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SRAM X.O or Shimano XTR

Old 05-19-07, 05:53 AM
  #76  
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Originally Posted by mtnbiker66
Yeah, no sense of humor.........
I cant keep arguing with a simpsons fan....I have too much respect for Matt Groening
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Old 05-19-07, 06:16 AM
  #77  
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Originally Posted by willtsmith_nwi
8 is not divisible by three. Perhaps there are eight click models designed for double chainwheels. 4 clicks each .....



It's nine clicks. A lot of people run the SRAM gripshift on the left for the ability to trim out derailleur rub and triggers on the left.

9 spaces, 8 clicks between gears.
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Old 05-19-07, 11:20 PM
  #78  
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Originally Posted by maddmaxx
9 spaces, 8 clicks between gears.
Dohh, I stand corrected.
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Old 05-21-07, 06:07 PM
  #79  
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Originally Posted by MattP.
<lame personal attack removed>Just take a deep breath, admit you were wrong, and go ride your paved "mountain bike" trails in Florida.
Paved? http://homepage.mac.com/weseubank/PhotoAlbum.html
http://www.omba.org/
http://goneriding.com/RAZORBACK.htm
Suck it mini Pete
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Old 05-21-07, 06:32 PM
  #80  
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Nice job man...looks good, was planning a trip to florida to visit some friends and family and now I want to bring my bike lol.
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Old 05-22-07, 12:38 AM
  #81  
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Good one!
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Old 05-22-07, 12:45 AM
  #82  
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Originally Posted by scrublover
Oh, that's far too easy of a suggestion. That doesn't allow for countless threads of e-spec, inane disagreement, baseless fact, and pure opinion.
Here were my alternate suggestions:
1. Choose the lighter groupset.
2. Choose the one that looks better to you.
3. Screw keeping it the same and run em both.
I don't have a fourth...
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Old 05-22-07, 02:19 AM
  #83  
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Originally Posted by probable556
Quite honored by the sig. Spread the good word brother.
Thanks brah .Yeah, i like it (even though i am a SRAM fan). Might even make bumper & bike stickers out of it, providing there is no patents on it that is.

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Old 05-22-07, 02:31 AM
  #84  
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Originally Posted by z415
really really fast
^That is fast!
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Old 05-22-07, 02:37 AM
  #85  
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Originally Posted by MattP.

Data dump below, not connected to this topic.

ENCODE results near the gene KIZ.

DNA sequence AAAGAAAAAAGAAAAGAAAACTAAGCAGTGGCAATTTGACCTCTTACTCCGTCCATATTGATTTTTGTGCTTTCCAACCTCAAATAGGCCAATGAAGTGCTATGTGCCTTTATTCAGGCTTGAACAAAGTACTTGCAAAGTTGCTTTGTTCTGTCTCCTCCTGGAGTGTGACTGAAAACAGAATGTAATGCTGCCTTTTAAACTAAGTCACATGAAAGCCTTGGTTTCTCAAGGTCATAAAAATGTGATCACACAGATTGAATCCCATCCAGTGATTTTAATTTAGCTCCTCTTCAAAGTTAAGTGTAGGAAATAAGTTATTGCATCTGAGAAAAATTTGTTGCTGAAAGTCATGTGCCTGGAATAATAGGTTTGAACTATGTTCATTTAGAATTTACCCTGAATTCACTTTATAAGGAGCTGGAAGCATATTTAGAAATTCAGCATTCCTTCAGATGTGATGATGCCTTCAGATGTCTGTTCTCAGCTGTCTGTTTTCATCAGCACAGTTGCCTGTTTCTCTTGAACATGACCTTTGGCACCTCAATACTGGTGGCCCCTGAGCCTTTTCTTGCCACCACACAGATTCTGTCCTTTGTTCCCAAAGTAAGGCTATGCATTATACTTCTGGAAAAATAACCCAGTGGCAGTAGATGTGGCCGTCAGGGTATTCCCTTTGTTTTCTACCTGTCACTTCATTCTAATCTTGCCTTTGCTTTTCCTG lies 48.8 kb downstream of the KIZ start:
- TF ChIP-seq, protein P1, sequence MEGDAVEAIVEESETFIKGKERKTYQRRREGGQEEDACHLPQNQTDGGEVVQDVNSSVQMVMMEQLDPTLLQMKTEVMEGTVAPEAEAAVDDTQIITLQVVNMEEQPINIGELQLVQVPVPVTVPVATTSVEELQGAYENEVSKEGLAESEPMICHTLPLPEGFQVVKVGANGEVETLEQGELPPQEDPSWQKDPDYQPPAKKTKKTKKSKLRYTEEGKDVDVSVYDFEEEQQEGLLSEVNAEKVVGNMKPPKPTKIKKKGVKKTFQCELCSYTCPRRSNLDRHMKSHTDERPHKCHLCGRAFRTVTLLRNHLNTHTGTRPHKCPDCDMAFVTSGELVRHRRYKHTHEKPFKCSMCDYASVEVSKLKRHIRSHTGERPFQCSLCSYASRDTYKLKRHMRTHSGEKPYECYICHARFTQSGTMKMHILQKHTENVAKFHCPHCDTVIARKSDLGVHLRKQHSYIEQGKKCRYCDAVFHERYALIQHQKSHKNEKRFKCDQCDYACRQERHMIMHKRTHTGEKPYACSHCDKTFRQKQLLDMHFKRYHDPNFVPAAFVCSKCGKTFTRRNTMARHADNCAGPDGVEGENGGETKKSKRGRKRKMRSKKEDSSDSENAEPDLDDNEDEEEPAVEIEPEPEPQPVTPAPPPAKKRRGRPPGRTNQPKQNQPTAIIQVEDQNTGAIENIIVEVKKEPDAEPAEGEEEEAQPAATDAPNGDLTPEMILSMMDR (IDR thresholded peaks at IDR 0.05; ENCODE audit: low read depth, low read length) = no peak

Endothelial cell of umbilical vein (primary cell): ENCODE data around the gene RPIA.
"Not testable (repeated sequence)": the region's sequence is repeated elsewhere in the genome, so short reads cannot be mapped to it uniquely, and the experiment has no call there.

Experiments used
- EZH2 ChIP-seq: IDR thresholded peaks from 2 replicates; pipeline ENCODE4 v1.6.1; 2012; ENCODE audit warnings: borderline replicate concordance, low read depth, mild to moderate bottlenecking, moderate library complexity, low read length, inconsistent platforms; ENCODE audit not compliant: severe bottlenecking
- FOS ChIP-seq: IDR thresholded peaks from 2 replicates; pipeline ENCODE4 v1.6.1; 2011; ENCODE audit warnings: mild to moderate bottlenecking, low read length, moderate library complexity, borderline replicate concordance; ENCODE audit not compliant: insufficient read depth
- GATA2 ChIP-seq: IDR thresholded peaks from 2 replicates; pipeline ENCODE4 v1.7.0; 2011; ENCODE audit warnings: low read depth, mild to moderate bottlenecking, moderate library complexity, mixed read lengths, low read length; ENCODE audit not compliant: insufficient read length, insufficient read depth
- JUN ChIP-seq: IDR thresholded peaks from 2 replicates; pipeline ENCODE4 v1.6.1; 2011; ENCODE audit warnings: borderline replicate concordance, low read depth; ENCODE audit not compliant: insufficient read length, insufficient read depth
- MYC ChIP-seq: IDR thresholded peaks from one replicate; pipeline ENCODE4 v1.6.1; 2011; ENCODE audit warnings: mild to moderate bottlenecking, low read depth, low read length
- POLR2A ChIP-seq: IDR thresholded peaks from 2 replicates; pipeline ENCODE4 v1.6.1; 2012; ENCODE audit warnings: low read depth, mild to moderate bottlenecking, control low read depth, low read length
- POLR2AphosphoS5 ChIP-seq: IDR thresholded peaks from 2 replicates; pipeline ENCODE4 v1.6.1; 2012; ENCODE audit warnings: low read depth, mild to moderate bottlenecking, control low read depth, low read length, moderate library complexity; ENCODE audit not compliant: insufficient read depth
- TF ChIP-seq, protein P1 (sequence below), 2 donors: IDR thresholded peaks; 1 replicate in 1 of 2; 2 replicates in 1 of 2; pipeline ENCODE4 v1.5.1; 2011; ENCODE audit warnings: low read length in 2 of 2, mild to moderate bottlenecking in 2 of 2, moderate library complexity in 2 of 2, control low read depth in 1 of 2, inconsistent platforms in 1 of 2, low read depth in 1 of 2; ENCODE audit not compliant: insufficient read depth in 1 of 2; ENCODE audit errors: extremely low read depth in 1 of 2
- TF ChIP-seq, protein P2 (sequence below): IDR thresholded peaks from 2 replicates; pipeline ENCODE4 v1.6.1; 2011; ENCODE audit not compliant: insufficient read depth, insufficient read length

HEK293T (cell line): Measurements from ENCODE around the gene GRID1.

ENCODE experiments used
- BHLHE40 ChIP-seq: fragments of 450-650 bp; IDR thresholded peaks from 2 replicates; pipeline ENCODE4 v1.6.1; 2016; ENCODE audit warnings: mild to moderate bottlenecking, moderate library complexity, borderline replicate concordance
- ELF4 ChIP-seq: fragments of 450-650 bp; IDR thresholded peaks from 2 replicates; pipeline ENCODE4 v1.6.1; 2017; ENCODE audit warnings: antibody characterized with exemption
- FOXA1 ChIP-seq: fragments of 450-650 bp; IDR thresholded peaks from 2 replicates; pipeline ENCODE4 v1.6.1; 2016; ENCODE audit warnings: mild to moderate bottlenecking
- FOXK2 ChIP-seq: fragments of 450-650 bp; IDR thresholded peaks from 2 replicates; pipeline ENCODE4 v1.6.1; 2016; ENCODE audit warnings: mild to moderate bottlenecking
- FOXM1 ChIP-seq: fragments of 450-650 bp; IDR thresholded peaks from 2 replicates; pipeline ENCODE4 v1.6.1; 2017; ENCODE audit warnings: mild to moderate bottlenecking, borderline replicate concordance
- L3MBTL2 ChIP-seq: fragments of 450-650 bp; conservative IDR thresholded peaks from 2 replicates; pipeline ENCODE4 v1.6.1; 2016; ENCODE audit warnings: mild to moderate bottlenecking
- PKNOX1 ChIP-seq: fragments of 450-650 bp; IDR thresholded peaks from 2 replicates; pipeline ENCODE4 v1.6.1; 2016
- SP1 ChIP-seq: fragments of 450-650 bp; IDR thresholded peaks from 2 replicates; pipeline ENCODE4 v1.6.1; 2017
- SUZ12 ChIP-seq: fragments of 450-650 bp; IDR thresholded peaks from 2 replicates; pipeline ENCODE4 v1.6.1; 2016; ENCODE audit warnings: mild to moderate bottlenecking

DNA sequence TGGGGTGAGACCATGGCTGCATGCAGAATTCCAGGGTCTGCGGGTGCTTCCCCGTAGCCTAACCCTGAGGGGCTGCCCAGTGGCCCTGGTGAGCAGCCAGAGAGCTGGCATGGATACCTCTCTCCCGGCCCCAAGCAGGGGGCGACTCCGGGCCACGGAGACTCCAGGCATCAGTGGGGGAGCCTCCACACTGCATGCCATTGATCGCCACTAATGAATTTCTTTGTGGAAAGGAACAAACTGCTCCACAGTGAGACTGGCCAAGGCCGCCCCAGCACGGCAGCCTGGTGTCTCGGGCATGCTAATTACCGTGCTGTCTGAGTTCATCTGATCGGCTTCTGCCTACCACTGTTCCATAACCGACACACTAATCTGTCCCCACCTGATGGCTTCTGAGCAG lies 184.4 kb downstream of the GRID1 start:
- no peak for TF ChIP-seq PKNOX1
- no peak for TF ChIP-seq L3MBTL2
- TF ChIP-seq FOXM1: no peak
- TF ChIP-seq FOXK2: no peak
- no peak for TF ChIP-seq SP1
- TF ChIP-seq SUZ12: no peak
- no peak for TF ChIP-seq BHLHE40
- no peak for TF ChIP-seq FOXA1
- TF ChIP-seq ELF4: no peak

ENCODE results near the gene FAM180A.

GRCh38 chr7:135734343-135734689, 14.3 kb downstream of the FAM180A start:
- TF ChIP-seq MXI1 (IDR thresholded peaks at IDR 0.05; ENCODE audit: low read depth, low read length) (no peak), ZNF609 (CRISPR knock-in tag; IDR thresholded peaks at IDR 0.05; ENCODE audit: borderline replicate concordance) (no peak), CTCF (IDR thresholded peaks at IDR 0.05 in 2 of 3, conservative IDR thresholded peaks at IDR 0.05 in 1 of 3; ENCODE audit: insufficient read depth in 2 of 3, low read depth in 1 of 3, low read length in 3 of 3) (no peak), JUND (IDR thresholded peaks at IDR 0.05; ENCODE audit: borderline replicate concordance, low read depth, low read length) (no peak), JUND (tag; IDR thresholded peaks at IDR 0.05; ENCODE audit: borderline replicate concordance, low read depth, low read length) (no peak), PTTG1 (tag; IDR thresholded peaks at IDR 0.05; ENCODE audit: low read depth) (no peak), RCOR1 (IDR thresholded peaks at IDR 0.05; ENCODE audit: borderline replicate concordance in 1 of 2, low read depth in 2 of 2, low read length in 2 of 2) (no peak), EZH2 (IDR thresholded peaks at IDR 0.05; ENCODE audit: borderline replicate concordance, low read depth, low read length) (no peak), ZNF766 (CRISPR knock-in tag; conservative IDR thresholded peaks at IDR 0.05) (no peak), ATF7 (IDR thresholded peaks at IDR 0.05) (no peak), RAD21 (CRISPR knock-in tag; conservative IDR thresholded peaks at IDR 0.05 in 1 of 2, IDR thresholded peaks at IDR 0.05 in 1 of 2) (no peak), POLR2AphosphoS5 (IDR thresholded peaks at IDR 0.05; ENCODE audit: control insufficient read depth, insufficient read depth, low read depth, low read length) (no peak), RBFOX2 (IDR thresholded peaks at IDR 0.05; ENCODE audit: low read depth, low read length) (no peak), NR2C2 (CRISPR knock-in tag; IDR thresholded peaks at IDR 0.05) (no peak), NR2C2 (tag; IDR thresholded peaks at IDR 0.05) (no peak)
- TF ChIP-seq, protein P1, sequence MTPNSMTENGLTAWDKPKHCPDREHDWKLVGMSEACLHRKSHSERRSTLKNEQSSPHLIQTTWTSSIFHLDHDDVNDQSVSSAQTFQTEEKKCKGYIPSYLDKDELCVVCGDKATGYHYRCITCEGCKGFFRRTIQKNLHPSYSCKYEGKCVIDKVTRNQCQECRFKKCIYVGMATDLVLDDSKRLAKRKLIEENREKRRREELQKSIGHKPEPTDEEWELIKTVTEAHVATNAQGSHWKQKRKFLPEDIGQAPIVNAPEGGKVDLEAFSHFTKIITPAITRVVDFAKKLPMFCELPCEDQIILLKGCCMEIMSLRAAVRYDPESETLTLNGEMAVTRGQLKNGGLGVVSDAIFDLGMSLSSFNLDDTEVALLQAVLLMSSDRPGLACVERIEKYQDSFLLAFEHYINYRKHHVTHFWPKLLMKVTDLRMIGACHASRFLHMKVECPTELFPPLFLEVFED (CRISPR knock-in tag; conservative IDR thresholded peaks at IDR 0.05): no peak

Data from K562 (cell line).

Hey dumbass!
What?!
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Old 05-22-07, 04:30 PM
  #86  
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Originally Posted by Raiyn
Yeah you're good. The whole point of being here is to learn and share knowledge
Precisely, which is why I'm going to answer the guys question even though I was considering not chiming in

Disclaimer - I am currently a SRAM sponsored rider, riding their full setup including brakes, fork, and drivetrain. I am not riding anything from Truvativ (part of the SRAM conglomerate) though. However, I also have a few full seasons of experience with XTR, though I cannot really comment on their '07 line as I have only about 5 hours of riding on it, and on a friend's bike. I did race the '07 XTR though, so I'll still give my input. I'm going to be as objective as I can be, and forget about the fact that I get my equipment for free

Views on XTR: exceptionally well designed and manufactured components that server their purpose without any major flaw. Very light, especially the crankset and rear mech. Since much of my racing is on the east coast USA, my views on components reflect how well they perform in mud, and XTR always rode well. I enjoyed haveing XTR on my bike last season.

HOWEVER

SRAM X.O is, I believe, the superior component group. Why? Both groups are light, efficient, and reliable... but a few small differences have a large effect on the quality of each group. The three I will explain are the increased spring tension of the X.O rear mech, direct cable line, and the 1:1 actuation ratio.
Spring tension: seems like no big deal. In fact, it often seems like a pain in the a$$ while trying to get the rear wheel in and out... but in reality, especially in a racing situation, the increased spring tension provides higher chain tension and a more stable rear mech, cutting down on chain slap and the freak problems that it causes. Chain slap can induce chain suck, poor shifting, and mis-shifting, not to mention the fact that it's loud, annoying, and messes up your chainstays. When racing, little things like this make a big difference to me because there is a greater chance of me getting through a race with fewer mechanical issues.
Direct Cable line: again, a seemingly insignificant change. BUT, when you race 30-50% of your races in decent amounts of mud, it makes a BIG difference! With XTR, shifting performance would suffer mid-race as mud built up in the loop the cable makes near the derailleur. This also increased my chances for a mechanical, which is never good when racing... plus that section of housing, and as a result the cable as well most of the time, had to be replaced quite often. A bend in housing is never efficient.